HACKED! 6 Ways to Help Protect Your Website [Cybersecurity]

One afternoon, some time ago, I sat down to Google my websites, as everyone should from time to time to keep an eye on rankings. Much to my surprise, I see my listing on Google reads:  “This site may be hacked.”

My jaw hit the floor. WHAT?

Illustration of hacked site notification on Google listings

Yep, I was hacked. it happened to me and It can happen to the best of us.  Why would someone want to hack my website? I do not collect any data or do any financial transactions? 

HTML code on computer screen

After much poking, prodding, and phone calls to my website hosting company, I found that my hosting servers and my accounts were not hacked. They were secure. My site content was hacked. A hacker injected code into the content that rerouted some of my website links to pornographic content. Nice, huh?. Oh, so this is why they wanted to hack the site. 

Many hours later, I was able to locate and remove the malicious code. I then had to install new website security. Then I had to re-register my site with Google and prove it was now secure. It took about two weeks before that horrible message was removed from my Google listing.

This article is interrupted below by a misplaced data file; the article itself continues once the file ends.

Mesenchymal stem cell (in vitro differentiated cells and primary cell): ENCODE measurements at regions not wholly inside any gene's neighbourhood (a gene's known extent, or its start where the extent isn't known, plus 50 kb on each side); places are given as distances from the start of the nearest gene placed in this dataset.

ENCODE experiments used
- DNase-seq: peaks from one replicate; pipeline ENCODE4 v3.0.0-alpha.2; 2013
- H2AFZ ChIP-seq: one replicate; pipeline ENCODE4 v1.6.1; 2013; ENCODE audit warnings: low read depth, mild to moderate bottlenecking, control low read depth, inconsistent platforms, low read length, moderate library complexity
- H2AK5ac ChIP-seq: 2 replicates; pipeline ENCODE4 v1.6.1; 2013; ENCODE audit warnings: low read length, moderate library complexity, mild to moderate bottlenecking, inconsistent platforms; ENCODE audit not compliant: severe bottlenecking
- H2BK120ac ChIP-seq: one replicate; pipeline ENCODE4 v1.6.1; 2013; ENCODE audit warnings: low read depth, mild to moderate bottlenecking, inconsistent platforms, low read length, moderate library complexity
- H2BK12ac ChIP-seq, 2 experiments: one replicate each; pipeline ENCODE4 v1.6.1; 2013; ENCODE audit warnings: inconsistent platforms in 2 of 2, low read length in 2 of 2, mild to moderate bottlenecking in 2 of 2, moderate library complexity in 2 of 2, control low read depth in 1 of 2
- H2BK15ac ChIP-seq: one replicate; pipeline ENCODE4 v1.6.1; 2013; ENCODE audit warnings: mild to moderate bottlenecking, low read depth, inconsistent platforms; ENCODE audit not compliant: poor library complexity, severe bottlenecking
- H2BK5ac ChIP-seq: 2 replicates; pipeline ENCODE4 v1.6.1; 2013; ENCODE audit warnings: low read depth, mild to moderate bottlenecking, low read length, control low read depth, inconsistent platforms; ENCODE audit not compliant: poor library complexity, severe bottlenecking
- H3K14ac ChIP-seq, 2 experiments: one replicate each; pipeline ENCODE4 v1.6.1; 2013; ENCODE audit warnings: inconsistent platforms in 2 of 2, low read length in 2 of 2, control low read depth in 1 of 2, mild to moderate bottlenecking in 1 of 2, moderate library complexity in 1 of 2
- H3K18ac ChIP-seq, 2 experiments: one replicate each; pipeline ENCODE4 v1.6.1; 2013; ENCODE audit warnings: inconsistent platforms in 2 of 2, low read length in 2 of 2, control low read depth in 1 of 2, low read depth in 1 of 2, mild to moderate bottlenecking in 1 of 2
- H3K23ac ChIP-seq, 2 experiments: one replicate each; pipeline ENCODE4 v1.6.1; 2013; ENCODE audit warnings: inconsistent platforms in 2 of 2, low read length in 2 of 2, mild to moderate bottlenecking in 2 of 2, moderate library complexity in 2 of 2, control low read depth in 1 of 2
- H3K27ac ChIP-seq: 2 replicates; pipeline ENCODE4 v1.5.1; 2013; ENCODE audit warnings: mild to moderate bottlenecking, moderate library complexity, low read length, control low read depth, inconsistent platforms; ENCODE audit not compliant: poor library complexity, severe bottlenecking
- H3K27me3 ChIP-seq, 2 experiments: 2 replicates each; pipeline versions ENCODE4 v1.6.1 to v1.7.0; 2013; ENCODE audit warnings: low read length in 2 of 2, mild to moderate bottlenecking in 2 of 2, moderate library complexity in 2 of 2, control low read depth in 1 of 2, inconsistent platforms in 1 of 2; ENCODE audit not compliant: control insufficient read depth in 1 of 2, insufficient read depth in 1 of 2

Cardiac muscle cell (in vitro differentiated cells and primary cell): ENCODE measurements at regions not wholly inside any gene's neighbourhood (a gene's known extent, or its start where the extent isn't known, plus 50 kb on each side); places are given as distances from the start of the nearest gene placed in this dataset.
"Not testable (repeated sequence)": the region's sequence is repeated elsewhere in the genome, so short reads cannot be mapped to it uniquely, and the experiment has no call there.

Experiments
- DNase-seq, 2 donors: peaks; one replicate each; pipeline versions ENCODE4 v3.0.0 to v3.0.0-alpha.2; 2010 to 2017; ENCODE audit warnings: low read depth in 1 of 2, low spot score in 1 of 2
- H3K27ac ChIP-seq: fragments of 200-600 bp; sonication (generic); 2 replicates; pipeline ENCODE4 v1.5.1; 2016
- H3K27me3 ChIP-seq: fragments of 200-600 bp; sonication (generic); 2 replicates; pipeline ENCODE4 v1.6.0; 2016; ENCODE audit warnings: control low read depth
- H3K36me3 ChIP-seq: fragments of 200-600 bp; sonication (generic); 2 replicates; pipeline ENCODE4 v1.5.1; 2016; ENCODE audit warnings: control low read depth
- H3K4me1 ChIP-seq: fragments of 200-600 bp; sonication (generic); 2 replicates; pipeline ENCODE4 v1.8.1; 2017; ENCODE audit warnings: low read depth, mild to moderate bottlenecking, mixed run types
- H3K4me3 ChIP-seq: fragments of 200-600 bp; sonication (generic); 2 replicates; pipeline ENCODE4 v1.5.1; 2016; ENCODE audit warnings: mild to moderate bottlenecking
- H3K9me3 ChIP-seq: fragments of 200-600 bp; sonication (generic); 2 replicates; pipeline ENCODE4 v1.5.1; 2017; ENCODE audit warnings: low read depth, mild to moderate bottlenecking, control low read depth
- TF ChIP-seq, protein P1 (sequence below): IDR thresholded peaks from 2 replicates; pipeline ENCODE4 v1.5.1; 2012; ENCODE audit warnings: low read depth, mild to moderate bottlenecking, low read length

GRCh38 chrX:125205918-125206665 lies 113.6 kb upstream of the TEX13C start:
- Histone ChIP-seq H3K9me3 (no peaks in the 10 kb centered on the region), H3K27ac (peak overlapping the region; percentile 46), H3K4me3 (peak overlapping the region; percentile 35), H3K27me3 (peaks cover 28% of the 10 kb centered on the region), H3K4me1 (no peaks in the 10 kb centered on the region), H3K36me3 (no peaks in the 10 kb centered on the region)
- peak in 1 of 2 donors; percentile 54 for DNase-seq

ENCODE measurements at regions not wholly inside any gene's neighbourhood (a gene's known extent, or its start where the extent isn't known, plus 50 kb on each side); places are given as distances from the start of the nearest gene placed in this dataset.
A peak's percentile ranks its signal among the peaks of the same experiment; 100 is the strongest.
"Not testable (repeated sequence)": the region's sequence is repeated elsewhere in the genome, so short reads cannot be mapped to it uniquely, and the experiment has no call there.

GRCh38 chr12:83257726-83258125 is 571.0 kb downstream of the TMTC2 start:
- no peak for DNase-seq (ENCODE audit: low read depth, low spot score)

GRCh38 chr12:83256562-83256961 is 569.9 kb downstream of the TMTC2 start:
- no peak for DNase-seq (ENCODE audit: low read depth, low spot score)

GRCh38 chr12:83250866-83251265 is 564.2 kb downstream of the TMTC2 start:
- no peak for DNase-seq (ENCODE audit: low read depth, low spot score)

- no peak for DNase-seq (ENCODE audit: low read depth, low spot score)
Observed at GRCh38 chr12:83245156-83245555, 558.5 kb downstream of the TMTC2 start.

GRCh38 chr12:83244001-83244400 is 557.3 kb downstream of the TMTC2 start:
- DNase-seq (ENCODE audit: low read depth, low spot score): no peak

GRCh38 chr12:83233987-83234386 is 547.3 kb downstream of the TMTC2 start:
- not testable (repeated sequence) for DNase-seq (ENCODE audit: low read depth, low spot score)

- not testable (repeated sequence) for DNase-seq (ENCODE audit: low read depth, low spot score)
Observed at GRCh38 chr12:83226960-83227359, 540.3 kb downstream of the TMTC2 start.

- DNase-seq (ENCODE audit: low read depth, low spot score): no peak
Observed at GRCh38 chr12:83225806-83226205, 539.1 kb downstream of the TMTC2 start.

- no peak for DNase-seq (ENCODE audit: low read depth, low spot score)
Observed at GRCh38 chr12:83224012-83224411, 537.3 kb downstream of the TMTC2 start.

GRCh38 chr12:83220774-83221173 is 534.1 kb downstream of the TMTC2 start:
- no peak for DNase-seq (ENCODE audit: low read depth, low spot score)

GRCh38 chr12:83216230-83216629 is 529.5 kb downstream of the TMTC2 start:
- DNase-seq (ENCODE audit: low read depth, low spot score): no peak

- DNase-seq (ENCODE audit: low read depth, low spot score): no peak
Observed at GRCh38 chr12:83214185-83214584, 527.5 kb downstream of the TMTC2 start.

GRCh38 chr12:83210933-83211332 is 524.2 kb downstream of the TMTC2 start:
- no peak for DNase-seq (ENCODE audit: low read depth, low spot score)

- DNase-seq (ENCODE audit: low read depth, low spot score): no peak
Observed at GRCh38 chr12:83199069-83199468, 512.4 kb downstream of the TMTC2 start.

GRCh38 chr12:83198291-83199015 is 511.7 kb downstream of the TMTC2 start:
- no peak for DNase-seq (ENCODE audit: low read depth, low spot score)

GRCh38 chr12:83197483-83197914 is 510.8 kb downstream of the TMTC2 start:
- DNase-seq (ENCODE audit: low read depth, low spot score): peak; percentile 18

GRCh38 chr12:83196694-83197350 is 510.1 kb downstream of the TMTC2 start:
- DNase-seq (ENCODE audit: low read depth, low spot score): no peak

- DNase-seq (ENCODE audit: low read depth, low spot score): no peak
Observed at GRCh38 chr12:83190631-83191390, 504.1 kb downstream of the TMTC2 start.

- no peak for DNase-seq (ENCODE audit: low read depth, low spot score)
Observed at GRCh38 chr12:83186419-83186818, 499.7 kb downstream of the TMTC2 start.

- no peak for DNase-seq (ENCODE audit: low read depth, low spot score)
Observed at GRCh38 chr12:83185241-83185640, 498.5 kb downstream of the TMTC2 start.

So what happened? How was my content hacked?

To put it in simple terms, when you click a link or go to a domain (web address), the request travels from the client (your computer) to the Web server. The Web server grabs the requested information from the host (where the website lives) and returns that information to your web browser. If this transaction happens in an unsecure/unencrypted setting, hackers can intercept the request or data while it is being transferred. If that data is intercepted, the hacker can plant malicious software, grab credentials, or perform some really atrocious acts.

There are many...many more ways this can happen however this is what happened to me. Websites contain an enormous amount of moving parts and ecosystems. 

 

How can I tell if a website is safe?

Have you ever noticed that some websites have a little lock or an exclamation mark shown in the browser’s address bar? Some browsers may even show website addresses as green or red. What is this all about?  Cyber security and potential threat.  

Illustration of web address in web browser address bar showing the lock symbol

With malicious virus attacks coming from everywhere, all the time, it is important to make sure your website is safe and secure - for you, your employees, customers, and brand. People tend not to browse websites that have been marked unsafe by the web browser or a search engine. They tend to view the company as less trustworthy because they can’t trust the website, which is a very poor reflection on your brand. And certainly, you don’t want to lose the trust of your clients!  The good news is, there are some steps you can take to minimize your risks. 

What’s the first step?

First, you need to know what it means to make your website secure. This is done with a SSL Certificate. SSL, or Secure Sockets Layer, is used to create secure handshake for  encrypted data traveling a network from your computer to the Web server and back.